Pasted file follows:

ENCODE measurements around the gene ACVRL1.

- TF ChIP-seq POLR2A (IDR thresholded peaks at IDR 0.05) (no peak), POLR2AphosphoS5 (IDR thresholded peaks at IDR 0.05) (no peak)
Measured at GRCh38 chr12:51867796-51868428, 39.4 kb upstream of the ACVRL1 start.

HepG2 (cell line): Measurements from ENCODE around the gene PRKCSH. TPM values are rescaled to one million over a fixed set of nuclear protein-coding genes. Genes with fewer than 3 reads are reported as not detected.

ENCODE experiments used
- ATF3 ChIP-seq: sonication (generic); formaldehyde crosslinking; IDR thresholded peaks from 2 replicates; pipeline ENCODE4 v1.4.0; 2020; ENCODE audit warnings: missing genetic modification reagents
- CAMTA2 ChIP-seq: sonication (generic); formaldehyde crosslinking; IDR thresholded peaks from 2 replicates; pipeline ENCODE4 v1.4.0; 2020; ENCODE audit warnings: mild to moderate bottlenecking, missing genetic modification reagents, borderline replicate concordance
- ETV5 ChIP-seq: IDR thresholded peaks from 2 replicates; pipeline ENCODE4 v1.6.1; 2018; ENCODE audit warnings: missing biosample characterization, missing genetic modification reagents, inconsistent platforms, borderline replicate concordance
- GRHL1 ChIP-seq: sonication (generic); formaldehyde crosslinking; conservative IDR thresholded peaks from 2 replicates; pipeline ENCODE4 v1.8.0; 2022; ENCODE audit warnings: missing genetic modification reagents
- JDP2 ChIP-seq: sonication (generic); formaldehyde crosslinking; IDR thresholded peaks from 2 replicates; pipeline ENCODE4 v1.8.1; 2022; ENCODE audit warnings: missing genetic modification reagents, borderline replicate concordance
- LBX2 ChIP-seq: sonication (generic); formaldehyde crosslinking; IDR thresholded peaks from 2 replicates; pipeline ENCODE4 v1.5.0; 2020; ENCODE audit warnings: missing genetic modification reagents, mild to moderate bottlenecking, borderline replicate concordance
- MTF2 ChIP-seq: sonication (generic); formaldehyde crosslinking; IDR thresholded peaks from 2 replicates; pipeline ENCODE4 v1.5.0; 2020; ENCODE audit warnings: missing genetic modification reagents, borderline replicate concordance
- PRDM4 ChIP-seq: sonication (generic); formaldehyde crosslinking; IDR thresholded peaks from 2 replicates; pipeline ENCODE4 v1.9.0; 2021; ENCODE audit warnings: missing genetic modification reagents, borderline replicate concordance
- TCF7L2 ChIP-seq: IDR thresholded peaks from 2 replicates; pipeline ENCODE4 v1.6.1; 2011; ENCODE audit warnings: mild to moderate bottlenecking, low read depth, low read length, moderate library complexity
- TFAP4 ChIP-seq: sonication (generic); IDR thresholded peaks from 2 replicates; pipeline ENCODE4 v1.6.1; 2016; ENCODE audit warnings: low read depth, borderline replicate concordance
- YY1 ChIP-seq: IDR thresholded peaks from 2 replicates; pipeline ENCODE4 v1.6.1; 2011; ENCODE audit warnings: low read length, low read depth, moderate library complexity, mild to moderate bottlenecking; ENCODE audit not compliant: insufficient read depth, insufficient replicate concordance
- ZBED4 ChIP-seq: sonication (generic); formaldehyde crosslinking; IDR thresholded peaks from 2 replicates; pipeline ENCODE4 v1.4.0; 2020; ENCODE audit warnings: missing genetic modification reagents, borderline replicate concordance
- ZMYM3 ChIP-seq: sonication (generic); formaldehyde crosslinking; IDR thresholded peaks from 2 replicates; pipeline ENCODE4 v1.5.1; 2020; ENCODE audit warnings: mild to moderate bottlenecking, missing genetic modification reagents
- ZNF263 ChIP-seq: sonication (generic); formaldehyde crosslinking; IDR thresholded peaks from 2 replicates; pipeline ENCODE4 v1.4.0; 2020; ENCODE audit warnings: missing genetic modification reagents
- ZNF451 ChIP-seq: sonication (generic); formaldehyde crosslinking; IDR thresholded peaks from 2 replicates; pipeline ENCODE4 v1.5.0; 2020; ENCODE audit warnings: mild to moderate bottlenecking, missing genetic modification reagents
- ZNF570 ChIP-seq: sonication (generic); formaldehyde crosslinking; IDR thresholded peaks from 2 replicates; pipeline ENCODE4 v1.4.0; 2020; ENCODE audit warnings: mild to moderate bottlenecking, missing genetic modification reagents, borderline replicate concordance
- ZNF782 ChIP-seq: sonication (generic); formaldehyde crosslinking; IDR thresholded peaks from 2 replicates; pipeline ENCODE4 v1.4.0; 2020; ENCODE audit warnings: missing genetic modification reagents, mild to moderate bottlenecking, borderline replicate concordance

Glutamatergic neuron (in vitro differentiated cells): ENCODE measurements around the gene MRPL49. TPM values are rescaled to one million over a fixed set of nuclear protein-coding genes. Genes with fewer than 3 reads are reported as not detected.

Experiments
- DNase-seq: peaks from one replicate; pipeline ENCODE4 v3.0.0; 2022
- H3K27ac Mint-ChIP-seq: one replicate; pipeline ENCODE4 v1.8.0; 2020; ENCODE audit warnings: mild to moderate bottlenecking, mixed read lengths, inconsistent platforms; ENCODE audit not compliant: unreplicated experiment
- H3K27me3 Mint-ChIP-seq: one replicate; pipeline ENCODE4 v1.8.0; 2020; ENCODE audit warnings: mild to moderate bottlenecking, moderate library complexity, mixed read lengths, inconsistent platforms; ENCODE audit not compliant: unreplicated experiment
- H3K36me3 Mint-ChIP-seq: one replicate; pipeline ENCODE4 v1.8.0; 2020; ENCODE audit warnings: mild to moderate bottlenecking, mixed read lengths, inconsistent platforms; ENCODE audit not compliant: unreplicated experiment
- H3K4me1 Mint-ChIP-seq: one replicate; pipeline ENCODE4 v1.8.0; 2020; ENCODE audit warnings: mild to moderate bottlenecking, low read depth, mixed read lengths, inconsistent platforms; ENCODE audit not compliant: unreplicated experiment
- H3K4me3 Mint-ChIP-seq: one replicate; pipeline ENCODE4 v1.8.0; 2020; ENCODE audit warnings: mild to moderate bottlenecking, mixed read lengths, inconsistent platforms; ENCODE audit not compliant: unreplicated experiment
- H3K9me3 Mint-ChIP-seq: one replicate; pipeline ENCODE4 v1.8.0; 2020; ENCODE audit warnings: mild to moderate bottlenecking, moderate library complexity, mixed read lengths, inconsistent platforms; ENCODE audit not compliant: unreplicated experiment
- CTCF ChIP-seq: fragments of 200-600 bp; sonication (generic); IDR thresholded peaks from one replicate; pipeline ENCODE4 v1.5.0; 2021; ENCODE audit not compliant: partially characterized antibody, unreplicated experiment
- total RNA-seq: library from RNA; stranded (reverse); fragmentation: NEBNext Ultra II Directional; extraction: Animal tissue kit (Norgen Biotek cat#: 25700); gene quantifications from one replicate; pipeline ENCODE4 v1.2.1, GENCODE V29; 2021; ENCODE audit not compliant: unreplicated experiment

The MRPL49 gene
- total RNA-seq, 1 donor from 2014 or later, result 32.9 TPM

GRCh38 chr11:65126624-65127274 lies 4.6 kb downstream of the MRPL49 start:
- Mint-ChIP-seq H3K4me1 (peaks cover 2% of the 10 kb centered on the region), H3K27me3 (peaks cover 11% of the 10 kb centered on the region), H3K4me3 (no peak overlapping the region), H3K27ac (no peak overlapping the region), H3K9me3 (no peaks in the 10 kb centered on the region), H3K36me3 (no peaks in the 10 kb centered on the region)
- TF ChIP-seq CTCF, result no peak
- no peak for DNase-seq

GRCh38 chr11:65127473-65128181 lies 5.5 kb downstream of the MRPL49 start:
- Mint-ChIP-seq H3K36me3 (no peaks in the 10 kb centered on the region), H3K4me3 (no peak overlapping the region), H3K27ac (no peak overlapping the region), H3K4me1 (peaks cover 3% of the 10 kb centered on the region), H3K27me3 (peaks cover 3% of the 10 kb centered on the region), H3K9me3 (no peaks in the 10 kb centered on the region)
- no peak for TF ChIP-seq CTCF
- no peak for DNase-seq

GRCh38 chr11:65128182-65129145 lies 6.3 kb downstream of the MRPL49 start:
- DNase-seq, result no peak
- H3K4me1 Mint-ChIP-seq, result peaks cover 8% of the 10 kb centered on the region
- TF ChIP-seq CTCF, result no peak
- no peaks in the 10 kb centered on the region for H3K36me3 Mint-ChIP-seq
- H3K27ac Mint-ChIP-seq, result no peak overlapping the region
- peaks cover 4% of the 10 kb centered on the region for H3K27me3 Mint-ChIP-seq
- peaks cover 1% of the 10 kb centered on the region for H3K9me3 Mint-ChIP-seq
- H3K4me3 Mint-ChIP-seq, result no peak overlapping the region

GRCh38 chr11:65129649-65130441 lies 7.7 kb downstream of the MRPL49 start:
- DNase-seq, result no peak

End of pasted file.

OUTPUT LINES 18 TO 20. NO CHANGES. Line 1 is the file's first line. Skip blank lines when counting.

- ZMYM3 ChIP-seq: sonication (generic); formaldehyde crosslinking; IDR thresholded peaks from 2 replicates; pipeline ENCODE4 v1.5.1; 2020; ENCODE audit warnings: mild to moderate bottlenecking, missing genetic modification reagents
- ZNF263 ChIP-seq: sonication (generic); formaldehyde crosslinking; IDR thresholded peaks from 2 replicates; pipeline ENCODE4 v1.4.0; 2020; ENCODE audit warnings: missing genetic modification reagents
- ZNF451 ChIP-seq: sonication (generic); formaldehyde crosslinking; IDR thresholded peaks from 2 replicates; pipeline ENCODE4 v1.5.0; 2020; ENCODE audit warnings: mild to moderate bottlenecking, missing genetic modification reagents